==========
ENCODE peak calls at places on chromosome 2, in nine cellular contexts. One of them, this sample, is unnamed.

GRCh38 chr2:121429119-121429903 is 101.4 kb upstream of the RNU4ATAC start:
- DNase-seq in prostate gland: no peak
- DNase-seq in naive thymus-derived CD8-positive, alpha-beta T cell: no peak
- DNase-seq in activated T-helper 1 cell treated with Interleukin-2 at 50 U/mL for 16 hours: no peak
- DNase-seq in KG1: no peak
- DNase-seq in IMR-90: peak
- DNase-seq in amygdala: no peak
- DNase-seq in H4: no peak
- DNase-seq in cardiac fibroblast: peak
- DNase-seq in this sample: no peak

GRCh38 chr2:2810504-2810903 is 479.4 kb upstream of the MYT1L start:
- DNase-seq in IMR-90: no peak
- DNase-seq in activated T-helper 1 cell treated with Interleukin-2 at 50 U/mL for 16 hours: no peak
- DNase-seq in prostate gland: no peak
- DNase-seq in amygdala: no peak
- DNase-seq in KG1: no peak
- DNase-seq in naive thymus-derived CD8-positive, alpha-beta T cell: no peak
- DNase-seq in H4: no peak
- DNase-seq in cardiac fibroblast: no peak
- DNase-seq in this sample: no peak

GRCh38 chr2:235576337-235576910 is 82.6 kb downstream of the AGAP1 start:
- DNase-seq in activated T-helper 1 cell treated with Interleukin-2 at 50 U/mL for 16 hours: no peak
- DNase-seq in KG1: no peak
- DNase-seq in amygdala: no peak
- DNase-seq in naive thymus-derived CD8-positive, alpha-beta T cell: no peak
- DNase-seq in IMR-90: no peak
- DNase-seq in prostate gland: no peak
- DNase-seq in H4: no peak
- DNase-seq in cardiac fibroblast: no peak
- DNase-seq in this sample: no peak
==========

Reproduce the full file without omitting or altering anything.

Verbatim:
ENCODE peak calls at places on chromosome 2, in nine cellular contexts. One of them, this sample, is unnamed.

GRCh38 chr2:121429119-121429903 is 101.4 kb upstream of the RNU4ATAC start:
- DNase-seq in prostate gland: no peak
- DNase-seq in naive thymus-derived CD8-positive, alpha-beta T cell: no peak
- DNase-seq in activated T-helper 1 cell treated with Interleukin-2 at 50 U/mL for 16 hours: no peak
- DNase-seq in KG1: no peak
- DNase-seq in IMR-90: peak
- DNase-seq in amygdala: no peak
- DNase-seq in H4: no peak
- DNase-seq in cardiac fibroblast: peak
- DNase-seq in this sample: no peak

GRCh38 chr2:2810504-2810903 is 479.4 kb upstream of the MYT1L start:
- DNase-seq in IMR-90: no peak
- DNase-seq in activated T-helper 1 cell treated with Interleukin-2 at 50 U/mL for 16 hours: no peak
- DNase-seq in prostate gland: no peak
- DNase-seq in amygdala: no peak
- DNase-seq in KG1: no peak
- DNase-seq in naive thymus-derived CD8-positive, alpha-beta T cell: no peak
- DNase-seq in H4: no peak
- DNase-seq in cardiac fibroblast: no peak
- DNase-seq in this sample: no peak

GRCh38 chr2:235576337-235576910 is 82.6 kb downstream of the AGAP1 start:
- DNase-seq in activated T-helper 1 cell treated with Interleukin-2 at 50 U/mL for 16 hours: no peak
- DNase-seq in KG1: no peak
- DNase-seq in amygdala: no peak
- DNase-seq in naive thymus-derived CD8-positive, alpha-beta T cell: no peak
- DNase-seq in IMR-90: no peak
- DNase-seq in prostate gland: no peak
- DNase-seq in H4: no peak
- DNase-seq in cardiac fibroblast: no peak
- DNase-seq in this sample: no peak